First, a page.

But some Democrats said they still think they have a hand to play, even if they lose seats on Election Day.
Another senior Senate Democratic aide said the majority could decide to bring up Obama’s plan to extend only middle-class tax breaks. If Republicans block that and the GOP plan to extend all the tax cuts also fails — because of opposition from liberal Democrats — Republicans could be in a tough position if the public blames them for letting all the tax cuts expire, the aide said.
“If we fail to pass something on Bush tax cuts in the lame duck, they have more to lose from that than us,” the aide said, noting Democrats would recycle their argument that Republicans are holding up middle-class tax cuts in order to give breaks to the rich.
Knowing that deals on those issues and others may be hard to reach until after Nov. 2, Reid set up procedural votes on three lower-priority bills for Nov. 17, two days after the chamber is expected to reconvene. The three votes will be on a bill to establish new food safety rules, a measure to boost enforcement of equal-pay laws, and legislation to create incentives for natural gas and electric vehicles.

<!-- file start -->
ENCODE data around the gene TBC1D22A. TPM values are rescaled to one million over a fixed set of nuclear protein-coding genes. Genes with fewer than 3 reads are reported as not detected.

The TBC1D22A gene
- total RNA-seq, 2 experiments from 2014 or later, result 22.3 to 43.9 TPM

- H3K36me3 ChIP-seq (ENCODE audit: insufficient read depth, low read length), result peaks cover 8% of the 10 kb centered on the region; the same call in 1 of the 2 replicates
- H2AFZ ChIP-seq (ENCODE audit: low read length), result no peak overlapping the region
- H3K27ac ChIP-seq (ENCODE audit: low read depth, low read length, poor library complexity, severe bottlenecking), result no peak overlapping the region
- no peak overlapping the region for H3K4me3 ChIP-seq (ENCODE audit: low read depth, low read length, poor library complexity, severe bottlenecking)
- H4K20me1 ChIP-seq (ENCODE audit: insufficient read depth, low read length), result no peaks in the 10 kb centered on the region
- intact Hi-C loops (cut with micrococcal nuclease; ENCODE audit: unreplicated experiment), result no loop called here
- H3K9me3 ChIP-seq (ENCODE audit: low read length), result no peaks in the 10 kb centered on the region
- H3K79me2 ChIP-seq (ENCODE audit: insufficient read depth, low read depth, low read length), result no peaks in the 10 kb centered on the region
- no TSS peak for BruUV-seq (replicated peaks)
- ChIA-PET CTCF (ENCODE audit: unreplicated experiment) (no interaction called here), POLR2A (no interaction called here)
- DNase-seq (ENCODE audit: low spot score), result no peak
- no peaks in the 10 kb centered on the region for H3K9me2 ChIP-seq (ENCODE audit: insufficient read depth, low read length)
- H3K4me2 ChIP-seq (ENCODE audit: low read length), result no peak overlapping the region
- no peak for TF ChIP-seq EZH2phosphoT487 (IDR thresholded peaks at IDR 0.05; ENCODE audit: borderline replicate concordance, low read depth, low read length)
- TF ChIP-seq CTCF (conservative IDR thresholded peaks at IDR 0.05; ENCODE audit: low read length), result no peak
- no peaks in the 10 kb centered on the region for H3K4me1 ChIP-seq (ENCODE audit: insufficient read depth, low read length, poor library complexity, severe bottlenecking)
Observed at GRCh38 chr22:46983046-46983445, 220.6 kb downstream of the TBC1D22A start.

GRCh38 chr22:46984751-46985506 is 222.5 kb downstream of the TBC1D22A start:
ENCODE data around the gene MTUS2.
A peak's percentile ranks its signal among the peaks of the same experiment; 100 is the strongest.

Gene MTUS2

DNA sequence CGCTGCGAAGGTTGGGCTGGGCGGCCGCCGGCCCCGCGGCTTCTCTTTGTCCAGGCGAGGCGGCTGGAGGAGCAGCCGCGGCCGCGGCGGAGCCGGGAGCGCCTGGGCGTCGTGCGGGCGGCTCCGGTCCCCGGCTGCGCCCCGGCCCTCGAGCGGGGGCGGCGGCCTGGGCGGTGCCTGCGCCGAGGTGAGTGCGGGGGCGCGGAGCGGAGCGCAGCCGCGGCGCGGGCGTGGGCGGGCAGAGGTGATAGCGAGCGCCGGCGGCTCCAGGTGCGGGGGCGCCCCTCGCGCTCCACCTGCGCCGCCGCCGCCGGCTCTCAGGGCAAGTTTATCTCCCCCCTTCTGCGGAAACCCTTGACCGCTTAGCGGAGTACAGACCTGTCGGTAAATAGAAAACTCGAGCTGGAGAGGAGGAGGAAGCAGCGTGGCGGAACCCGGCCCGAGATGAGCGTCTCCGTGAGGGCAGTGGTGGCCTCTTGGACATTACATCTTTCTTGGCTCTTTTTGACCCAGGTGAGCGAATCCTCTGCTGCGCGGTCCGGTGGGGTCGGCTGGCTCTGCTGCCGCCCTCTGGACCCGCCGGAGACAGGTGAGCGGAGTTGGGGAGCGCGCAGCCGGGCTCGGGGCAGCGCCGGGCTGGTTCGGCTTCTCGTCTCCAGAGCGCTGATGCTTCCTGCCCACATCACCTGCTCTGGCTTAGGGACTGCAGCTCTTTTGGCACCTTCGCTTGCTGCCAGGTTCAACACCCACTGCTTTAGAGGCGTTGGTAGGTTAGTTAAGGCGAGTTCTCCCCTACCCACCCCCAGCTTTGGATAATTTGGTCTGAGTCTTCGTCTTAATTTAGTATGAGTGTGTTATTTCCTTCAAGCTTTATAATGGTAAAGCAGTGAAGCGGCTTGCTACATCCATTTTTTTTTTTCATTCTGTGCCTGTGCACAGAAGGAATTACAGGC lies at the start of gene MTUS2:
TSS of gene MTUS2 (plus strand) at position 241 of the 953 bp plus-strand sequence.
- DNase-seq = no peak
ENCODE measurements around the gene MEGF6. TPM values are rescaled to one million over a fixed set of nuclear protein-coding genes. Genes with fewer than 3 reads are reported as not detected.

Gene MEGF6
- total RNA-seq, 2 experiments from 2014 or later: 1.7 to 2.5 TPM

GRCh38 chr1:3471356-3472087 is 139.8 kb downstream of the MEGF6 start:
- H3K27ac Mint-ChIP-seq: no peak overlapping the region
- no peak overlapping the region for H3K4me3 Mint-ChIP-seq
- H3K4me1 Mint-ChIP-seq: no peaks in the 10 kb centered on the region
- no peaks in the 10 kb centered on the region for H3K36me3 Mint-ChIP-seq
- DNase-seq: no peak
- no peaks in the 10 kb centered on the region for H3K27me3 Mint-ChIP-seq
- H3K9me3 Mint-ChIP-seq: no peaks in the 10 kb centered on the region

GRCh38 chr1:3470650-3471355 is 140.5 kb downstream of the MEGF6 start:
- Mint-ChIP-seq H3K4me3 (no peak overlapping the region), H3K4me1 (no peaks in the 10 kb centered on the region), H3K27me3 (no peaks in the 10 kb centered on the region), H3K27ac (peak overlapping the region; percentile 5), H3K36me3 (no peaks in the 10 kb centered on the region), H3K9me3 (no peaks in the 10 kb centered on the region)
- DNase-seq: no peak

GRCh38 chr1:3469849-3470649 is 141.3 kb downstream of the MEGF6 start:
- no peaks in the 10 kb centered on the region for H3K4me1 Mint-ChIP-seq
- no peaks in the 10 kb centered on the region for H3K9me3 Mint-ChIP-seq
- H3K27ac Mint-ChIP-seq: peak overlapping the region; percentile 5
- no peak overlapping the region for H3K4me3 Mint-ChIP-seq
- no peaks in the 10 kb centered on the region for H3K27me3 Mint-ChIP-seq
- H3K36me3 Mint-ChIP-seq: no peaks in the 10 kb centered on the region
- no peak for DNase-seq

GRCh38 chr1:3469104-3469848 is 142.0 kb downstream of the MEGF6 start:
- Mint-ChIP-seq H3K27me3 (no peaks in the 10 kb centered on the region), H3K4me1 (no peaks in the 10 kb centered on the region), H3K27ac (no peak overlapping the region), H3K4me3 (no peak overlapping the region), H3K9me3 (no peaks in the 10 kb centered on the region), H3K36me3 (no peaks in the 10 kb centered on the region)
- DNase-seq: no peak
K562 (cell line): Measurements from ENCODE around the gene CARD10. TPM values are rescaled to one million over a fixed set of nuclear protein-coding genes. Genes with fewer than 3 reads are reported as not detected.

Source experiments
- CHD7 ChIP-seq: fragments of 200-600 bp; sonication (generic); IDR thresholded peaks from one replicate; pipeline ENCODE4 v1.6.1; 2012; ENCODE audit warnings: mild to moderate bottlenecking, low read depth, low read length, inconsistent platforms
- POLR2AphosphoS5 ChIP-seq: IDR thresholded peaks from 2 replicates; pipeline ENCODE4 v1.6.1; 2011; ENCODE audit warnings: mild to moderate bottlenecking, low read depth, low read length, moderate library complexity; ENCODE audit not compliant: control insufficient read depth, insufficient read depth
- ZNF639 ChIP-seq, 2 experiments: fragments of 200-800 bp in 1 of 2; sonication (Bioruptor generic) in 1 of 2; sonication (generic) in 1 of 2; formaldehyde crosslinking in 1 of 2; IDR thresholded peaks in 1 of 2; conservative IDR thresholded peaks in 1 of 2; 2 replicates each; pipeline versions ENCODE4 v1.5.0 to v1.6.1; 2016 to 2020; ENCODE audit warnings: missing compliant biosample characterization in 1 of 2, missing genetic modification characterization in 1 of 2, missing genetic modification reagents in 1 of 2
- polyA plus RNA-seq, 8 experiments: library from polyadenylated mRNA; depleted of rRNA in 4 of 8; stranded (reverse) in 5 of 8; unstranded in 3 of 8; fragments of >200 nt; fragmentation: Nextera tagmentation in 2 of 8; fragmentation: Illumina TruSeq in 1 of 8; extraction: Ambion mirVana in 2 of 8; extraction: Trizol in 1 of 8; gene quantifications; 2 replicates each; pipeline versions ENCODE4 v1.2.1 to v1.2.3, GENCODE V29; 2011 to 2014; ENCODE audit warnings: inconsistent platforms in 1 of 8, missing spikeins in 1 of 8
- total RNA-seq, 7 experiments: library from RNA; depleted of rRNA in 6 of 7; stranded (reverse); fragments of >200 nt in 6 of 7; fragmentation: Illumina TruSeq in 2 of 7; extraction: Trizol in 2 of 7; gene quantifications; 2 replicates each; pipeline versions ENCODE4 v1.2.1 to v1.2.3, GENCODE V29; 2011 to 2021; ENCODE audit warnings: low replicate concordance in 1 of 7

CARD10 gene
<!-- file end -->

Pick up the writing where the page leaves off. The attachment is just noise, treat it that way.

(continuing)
Those votes are intended to give the Senate time to process the results of the elections and devise a game plan for what bipartisan agreements are possible, sources said.
Besides Bush-era tax cuts and keeping the government funded, the Senate may also have to deal in the lame duck with other tax extenders, an extension of unemployment insurance, a nuclear arms agreement with Russia, the recommendations of Obama’s debt commission and a Defense Department authorization bill, among other things.
“While I do not expect much to change when it comes to the Republican record of ‘no,’ we remain committed to addressing the many issues facing the country,” Reid spokeswoman Regan Lachapelle said.
Terri Henderson, 6, center, whose mother is El Salvador, attends a rally with members of Congress at Union Station's Columbus Circle to announce the Restore Opportunity, Strengthen, and Improve the Economy (ROSIE) Act on July 29, 2014. The legislation provides incentives for government contractors to pay a living wage and other benefits that would help low-income workers.